Long-distance buses:

 

Compared to rail travel, long-distance buses in China are cheaper and more available. But the downsides are that they’re not as comfortable, slower, and are more likely to break down compared to trains. Even worse, road travel is more dangerous. And your driver — who might be talking on his cell phone while passing cars like a Nascar driver on crystal meth — won’t do much to boost your comfort level. And they’re often noisy as well (e.g. constant horn-honking, Chinese DVDs blared at ungodly volumes).

At least you won’t need to book your bus ticket in advance — you can typically just show up at the ticket office since buses leave much more frequently (but book ahead during peak travel periods). In the sticks, you might not even find a ticket office but instead pay on board.

Mini-buses

Similar to the different classes of trains, there are different types of bus services. These range from the cheapest, most crowded ones that stop frequently to express buses with reclining seats to overnight sleeper buses with cramped mini-bunks (I prefer the train when possible but sometimes these buses are the best option). These long-haul buses (often overnight) will sometimes have a toilet on the bus; they’ll at least stop for a bathroom break about once every 3-4 hours. Random note: if you’re wondering what they’re yelling at you about when you get on, they’re telling you to take your shoes off before getting in!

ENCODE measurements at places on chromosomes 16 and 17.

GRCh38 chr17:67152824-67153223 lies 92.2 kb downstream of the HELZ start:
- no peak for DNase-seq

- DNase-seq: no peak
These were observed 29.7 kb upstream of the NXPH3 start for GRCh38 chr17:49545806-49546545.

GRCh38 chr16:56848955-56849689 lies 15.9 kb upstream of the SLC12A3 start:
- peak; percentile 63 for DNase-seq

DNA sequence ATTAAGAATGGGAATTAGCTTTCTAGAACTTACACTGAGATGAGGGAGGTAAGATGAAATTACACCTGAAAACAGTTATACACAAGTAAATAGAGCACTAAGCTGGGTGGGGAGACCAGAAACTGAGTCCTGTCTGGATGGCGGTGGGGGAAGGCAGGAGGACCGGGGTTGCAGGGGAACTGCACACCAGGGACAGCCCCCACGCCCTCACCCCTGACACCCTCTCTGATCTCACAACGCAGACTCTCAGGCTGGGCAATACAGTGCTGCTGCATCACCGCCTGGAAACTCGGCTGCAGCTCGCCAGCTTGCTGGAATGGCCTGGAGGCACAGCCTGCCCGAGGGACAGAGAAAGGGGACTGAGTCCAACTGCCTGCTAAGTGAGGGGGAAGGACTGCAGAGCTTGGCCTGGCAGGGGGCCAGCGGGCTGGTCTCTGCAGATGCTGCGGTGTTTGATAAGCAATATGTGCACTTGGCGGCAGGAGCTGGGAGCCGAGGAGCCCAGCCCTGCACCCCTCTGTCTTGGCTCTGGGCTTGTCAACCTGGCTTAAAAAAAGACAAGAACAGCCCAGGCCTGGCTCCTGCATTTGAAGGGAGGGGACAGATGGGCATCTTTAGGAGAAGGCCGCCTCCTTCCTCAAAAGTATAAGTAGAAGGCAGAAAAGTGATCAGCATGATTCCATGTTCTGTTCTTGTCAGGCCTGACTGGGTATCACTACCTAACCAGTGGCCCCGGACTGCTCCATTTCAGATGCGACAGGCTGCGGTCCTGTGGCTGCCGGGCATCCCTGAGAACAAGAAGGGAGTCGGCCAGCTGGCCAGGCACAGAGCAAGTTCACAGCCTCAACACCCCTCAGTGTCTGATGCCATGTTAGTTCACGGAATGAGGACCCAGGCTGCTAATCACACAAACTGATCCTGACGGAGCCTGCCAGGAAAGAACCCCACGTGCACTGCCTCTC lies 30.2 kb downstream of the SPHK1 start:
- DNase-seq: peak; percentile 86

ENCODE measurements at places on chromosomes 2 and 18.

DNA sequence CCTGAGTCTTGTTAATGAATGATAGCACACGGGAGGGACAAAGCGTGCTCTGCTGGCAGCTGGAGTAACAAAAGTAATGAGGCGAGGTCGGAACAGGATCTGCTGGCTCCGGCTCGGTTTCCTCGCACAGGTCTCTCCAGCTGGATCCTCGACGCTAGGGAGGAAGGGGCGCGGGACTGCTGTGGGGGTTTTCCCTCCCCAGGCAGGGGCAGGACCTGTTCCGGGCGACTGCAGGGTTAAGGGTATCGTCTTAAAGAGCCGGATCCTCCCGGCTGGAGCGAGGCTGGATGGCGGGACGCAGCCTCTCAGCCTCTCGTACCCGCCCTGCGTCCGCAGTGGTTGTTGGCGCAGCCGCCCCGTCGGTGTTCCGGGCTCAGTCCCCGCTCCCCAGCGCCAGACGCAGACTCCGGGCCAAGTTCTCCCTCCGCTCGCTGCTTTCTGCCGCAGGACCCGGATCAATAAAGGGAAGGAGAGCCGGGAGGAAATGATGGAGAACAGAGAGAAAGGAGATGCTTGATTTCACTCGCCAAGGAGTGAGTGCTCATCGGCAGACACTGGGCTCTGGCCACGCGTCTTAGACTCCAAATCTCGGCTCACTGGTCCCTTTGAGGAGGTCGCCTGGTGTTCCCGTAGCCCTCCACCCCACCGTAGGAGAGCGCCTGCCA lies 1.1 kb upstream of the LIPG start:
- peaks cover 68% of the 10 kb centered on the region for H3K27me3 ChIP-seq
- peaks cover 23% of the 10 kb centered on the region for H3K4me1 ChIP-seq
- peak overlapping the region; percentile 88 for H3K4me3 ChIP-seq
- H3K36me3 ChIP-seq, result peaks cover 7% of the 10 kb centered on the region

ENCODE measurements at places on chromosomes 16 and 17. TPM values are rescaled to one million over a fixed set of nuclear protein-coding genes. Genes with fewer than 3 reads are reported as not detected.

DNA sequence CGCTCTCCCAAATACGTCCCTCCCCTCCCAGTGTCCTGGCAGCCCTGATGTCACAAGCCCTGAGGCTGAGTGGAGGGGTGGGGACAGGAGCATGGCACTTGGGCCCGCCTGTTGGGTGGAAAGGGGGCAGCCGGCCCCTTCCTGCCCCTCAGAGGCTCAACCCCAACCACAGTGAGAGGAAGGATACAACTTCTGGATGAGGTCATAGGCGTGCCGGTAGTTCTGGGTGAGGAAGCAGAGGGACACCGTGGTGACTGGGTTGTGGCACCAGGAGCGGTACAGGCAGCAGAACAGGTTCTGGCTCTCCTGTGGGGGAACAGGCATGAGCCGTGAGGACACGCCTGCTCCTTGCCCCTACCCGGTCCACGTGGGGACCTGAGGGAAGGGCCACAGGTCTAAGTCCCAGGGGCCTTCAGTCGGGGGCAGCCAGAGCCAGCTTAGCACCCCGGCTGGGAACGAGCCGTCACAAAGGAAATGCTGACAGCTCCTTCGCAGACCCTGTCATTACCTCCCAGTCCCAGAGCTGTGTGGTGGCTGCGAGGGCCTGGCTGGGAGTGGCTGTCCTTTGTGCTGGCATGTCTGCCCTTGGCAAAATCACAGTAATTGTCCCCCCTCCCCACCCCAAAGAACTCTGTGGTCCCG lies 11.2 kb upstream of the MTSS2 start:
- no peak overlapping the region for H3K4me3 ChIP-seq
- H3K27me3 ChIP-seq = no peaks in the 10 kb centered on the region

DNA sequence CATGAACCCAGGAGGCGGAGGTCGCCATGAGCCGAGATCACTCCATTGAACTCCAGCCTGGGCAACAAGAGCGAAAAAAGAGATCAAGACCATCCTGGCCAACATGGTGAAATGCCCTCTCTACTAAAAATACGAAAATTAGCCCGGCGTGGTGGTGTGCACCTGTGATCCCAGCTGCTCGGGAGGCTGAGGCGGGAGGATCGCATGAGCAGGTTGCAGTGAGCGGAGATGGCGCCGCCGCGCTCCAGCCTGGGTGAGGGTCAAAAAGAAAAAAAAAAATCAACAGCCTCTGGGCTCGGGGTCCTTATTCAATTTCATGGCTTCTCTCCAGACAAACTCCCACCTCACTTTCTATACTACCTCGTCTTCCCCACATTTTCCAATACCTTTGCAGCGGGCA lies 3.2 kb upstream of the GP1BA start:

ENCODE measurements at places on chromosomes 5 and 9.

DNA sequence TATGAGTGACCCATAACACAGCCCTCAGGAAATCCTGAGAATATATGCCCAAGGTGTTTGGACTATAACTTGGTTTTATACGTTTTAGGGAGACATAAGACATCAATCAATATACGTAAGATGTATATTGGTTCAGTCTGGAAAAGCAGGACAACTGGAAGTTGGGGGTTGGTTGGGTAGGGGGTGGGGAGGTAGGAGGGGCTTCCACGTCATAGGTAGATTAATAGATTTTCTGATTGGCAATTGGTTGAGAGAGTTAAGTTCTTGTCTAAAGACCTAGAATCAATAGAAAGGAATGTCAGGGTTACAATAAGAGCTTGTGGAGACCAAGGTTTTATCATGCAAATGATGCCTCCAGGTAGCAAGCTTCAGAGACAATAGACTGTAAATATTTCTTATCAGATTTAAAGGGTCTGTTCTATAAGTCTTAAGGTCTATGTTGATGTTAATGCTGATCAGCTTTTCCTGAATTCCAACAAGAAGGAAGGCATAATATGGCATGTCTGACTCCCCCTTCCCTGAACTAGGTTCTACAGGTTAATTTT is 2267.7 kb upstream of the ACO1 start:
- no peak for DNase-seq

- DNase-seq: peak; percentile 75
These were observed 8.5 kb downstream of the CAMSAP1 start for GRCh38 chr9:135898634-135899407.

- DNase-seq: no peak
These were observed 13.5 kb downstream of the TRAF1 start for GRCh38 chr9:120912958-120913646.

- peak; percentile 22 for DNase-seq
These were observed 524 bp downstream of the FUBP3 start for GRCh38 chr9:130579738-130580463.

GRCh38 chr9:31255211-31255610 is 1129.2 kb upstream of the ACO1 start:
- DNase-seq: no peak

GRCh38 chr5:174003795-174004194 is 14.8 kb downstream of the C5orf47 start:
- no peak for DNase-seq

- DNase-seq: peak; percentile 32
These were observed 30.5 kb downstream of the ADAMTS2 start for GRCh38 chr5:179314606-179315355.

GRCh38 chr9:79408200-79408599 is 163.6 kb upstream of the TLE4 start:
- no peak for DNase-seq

For shorter routes, you may find mini-buses, which seat about 20 people. But they can take a long time since they usually wait until it’s completely full before leaving (to maximize their profits).

City buses: